I learned about Handling Sin, by Michael Malone, here on a favorites thread, and it was widely praised. Although I still haven’t read it, I just saw that twenty years later, he’s written another, similar novel, The Four Corners of the Sky, just out in May. Just a FYI for his readership here.
I just finished “Revolutionary Road.” Now I’m reading “Love is Eternal,” Irving Stone’s historical fiction about Abraham and Mary Todd Lincoln. I really like it, but I can tell it’s going to take me a while to read. I’m also plodding through “Nicholas Nickleby.” I tend to struggle with Dickens (with the exception of “A Christmas Carol”) and sometimes wonder why I keep trying!
Twickster, those Deanna Raybourns sound great, I put them on my list for summer reading.
As predicted, I am still hacking my way through Austerity Britain, which continues to be both enjoyable and dense.
Because it is too large of a volume for me to take to work, I read The Knife of Never Letting Go by Patrick Ness on the subway. Gosh, this was good. YA, vaguely science fiction – set on a colonized planet where the settlers encountered some kind of virus that made telepathy possible, only in the worst way you can imagine, where you can’t stop broadcasting your thoughts, and can’t escape listening to the thoughts of others. Also, animals can talk. It is the first book of a series that doesn’t exactly stand alone, so I will definitely pick up the second one which I think was just recently published.
Learn any more interesting stuff about Clement Atlee?
After school finally finished, I got to finish* To Kingdom Come*, and The Limehouse Text, both part of the Sherlockian series by Will Thomas. The latter was much better than the former. Now to locate The Hellfire Conspiracy…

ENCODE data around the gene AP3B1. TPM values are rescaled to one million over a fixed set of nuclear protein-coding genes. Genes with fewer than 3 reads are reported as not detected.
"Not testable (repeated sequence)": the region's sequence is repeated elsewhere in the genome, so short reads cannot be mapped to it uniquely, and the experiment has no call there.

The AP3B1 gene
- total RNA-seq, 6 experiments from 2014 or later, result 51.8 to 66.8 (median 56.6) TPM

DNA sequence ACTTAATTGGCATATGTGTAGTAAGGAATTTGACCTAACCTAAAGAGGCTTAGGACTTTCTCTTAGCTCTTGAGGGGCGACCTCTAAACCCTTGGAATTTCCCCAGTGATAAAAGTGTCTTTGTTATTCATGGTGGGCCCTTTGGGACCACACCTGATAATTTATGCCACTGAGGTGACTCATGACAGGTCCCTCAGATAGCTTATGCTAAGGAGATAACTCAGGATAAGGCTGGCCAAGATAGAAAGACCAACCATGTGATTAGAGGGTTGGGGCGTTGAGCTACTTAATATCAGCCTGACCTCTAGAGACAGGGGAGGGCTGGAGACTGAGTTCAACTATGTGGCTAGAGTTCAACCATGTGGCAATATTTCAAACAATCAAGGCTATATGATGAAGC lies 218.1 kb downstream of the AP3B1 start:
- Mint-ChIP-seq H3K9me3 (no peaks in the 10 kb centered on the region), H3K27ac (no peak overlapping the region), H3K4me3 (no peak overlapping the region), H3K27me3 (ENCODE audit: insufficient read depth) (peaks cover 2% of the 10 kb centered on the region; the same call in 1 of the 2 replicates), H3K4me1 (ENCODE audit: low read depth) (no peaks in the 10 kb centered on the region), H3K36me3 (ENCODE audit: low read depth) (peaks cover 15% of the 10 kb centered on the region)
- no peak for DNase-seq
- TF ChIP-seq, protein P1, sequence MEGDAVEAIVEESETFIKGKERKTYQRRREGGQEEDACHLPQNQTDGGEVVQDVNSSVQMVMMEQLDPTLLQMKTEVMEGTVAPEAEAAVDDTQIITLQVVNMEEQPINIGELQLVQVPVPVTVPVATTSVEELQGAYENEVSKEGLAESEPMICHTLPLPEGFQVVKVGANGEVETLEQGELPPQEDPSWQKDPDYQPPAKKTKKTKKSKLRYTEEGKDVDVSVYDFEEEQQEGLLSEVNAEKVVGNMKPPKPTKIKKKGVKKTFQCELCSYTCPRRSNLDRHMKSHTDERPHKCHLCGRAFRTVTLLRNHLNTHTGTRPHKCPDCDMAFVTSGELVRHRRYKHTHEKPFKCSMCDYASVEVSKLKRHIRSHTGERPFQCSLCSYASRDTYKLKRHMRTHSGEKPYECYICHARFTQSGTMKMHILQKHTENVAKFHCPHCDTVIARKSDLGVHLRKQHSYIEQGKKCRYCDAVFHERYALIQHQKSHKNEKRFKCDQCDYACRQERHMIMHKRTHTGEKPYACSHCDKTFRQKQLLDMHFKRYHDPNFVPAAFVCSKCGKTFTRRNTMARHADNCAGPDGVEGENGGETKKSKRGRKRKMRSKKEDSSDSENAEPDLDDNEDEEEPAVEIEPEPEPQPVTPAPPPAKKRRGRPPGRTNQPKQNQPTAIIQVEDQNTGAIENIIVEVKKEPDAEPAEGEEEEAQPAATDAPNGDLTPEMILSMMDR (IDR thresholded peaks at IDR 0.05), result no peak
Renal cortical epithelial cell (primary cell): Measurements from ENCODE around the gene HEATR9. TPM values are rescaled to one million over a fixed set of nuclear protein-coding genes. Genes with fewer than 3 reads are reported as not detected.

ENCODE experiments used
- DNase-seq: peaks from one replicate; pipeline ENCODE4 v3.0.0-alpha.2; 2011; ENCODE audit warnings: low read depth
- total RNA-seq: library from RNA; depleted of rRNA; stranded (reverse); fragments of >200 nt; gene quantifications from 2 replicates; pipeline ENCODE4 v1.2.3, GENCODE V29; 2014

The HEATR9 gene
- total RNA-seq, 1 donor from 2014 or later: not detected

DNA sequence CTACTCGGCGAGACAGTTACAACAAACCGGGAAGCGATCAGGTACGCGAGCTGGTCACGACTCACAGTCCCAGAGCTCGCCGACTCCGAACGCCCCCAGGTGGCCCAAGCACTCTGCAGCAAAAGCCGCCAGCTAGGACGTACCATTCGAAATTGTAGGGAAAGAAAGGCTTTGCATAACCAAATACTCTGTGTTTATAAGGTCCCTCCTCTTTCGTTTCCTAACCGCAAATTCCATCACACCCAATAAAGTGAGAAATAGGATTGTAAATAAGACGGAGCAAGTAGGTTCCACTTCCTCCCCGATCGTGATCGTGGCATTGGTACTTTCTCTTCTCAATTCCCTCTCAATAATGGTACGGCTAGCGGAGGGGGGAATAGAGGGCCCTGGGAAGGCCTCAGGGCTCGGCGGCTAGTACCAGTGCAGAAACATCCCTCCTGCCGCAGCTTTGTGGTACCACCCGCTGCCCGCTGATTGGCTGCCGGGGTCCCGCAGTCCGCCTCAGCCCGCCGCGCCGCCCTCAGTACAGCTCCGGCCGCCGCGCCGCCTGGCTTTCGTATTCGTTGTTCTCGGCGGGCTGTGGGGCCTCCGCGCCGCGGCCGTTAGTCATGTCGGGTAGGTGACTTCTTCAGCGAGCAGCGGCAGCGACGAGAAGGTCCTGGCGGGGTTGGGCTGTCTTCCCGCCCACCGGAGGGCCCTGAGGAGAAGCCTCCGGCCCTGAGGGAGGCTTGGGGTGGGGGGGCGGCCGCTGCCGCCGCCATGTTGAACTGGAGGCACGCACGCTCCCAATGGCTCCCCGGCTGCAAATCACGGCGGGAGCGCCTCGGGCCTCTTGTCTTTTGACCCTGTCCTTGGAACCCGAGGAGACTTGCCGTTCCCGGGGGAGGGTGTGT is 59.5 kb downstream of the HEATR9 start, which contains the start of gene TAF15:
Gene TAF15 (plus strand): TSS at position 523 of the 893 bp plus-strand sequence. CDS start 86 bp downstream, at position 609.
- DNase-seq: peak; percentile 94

Oh yes, they’re hilarious. I still have some in my TBR pile, but I had to take a break from the series to catch up on other stuff which is going overdue at the library.
Right now I’m into The Crimson Petal and The White, by Michel Faber, and loving it. It has kind of a trashy feel, like Forever Amber or something, but the writing is really great. Sometimes, I stop and go back over a perfect sentence or two.
Maybe she is methodically planning your next vacation. Your next solo vacation.
Pride and Prejudice and Zombies by Jane Austen and Seth Grahame-Smith.
I’m finding it a struggle. I was really looking forward to it but I found that the joke wore thin pretty early on. Now its getting to the point where I get frustrated when he deviates from P&P to include the zombies.
I havent picked it up in a while but I must make more of an effort to get it finished.
The focus of the book is more about the everyday person in England, so the author starts with a particular policy, say the nationalization of the mines, and then goes through a lot of primary source material about what Joe Average Miner had to say about the mines, and then what kind of house he lived in, and what his family could expect to pay for groceries, and what he did in his leisure time, things like that. It’s especially awesome for American readers who have read a lot of British novels from this period. I know we pick up on a lot of things just from context, but there have been a lot of times in this book where I’ve said to myself “Ahh, so that’s what that is!” about little details like household products, cars, or food from that time period.
just got my latest delivery:
Iron Angel - Alan Campbell
(re-reading Scar Night before I start though)
Fantasy - City hanging from chains over the pit to Hell type idea. Really looking forward to it.
Foundation - Asimov
Finishing up Empire in Black and Gold by someone Tchaikovsky
Another fantasy where the different peoples take on an Insect aspect. Not bad but going stale after the initial “oo” factor wears off.
*Devices and Desires - K.J.Parker *- another fantasy about revenge essentially.
*The Kite Runner *- part way through - jolly good, but I tend to need a little escapism in my free time now